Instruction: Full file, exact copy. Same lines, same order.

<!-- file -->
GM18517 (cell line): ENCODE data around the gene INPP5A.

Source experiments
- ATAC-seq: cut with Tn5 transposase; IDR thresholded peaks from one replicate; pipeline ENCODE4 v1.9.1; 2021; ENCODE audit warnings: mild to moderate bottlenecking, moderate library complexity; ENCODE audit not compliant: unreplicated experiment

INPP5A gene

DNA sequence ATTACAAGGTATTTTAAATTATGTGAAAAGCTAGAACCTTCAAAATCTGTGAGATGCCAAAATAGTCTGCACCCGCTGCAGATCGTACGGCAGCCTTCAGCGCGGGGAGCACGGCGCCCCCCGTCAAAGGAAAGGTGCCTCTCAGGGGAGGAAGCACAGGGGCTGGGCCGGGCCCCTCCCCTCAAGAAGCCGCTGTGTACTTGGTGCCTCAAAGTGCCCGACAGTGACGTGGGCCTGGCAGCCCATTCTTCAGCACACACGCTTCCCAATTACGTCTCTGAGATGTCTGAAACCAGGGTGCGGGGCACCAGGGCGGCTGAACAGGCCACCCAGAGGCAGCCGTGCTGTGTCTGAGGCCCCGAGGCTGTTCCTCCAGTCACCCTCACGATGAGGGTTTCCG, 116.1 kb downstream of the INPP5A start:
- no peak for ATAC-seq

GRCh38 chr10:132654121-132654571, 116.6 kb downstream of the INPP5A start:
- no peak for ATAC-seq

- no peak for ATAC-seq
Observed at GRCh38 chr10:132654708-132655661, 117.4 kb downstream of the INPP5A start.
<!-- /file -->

GM18517 (cell line): ENCODE data around the gene INPP5A.

Source experiments
- ATAC-seq: cut with Tn5 transposase; IDR thresholded peaks from one replicate; pipeline ENCODE4 v1.9.1; 2021; ENCODE audit warnings: mild to moderate bottlenecking, moderate library complexity; ENCODE audit not compliant: unreplicated experiment

INPP5A gene

DNA sequence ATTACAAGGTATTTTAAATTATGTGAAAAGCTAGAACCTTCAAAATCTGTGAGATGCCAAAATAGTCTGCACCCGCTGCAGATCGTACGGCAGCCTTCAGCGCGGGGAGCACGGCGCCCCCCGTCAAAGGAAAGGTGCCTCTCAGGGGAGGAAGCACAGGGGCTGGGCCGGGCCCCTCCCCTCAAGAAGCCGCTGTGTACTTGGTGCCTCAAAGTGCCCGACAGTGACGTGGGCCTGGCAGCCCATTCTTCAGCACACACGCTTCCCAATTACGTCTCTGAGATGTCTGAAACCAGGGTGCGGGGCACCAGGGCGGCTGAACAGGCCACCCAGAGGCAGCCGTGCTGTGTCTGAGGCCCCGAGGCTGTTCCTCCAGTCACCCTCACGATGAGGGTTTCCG, 116.1 kb downstream of the INPP5A start:
- no peak for ATAC-seq

GRCh38 chr10:132654121-132654571, 116.6 kb downstream of the INPP5A start:
- no peak for ATAC-seq

- no peak for ATAC-seq
Observed at GRCh38 chr10:132654708-132655661, 117.4 kb downstream of the INPP5A start.